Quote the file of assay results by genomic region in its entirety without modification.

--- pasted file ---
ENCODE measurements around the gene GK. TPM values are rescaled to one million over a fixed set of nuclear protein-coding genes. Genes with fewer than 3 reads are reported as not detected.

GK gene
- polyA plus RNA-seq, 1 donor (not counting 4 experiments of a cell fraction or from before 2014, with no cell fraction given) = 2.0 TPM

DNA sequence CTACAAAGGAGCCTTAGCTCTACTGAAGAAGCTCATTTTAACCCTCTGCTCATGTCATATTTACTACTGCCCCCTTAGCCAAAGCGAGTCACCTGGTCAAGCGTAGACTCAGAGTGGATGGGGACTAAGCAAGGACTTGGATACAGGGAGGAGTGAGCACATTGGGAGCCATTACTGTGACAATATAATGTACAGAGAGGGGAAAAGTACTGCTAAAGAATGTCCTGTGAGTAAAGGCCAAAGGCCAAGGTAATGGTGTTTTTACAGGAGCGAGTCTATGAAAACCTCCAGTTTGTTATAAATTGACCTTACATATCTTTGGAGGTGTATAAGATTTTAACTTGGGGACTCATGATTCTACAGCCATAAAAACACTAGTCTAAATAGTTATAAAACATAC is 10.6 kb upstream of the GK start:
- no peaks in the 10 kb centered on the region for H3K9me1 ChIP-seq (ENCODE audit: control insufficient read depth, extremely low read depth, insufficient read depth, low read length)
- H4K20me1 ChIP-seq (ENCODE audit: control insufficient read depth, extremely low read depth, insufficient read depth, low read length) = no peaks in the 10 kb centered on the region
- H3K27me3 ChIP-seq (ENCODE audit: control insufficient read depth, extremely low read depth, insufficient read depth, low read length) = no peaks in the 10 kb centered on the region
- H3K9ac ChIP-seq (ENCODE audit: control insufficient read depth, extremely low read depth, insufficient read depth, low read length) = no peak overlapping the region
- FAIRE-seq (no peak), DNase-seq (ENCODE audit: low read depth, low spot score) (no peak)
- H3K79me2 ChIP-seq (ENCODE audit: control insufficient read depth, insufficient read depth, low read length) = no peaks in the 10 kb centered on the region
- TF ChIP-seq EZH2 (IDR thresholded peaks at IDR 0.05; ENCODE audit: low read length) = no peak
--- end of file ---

ENCODE measurements around the gene GK. TPM values are rescaled to one million over a fixed set of nuclear protein-coding genes. Genes with fewer than 3 reads are reported as not detected.

GK gene
- polyA plus RNA-seq, 1 donor (not counting 4 experiments of a cell fraction or from before 2014, with no cell fraction given) = 2.0 TPM

DNA sequence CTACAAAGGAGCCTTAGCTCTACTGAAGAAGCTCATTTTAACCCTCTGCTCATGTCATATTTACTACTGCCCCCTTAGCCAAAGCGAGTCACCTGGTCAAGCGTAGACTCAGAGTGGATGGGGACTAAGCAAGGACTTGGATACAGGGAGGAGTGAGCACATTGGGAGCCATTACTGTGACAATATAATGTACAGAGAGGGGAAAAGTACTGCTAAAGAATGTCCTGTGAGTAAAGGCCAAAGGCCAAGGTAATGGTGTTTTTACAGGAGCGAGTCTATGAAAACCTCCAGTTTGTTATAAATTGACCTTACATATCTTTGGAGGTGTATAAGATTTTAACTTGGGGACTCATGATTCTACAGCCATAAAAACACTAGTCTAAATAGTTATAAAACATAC is 10.6 kb upstream of the GK start:
- no peaks in the 10 kb centered on the region for H3K9me1 ChIP-seq (ENCODE audit: control insufficient read depth, extremely low read depth, insufficient read depth, low read length)
- H4K20me1 ChIP-seq (ENCODE audit: control insufficient read depth, extremely low read depth, insufficient read depth, low read length) = no peaks in the 10 kb centered on the region
- H3K27me3 ChIP-seq (ENCODE audit: control insufficient read depth, extremely low read depth, insufficient read depth, low read length) = no peaks in the 10 kb centered on the region
- H3K9ac ChIP-seq (ENCODE audit: control insufficient read depth, extremely low read depth, insufficient read depth, low read length) = no peak overlapping the region
- FAIRE-seq (no peak), DNase-seq (ENCODE audit: low read depth, low spot score) (no peak)
- H3K79me2 ChIP-seq (ENCODE audit: control insufficient read depth, insufficient read depth, low read length) = no peaks in the 10 kb centered on the region
- TF ChIP-seq EZH2 (IDR thresholded peaks at IDR 0.05; ENCODE audit: low read length) = no peak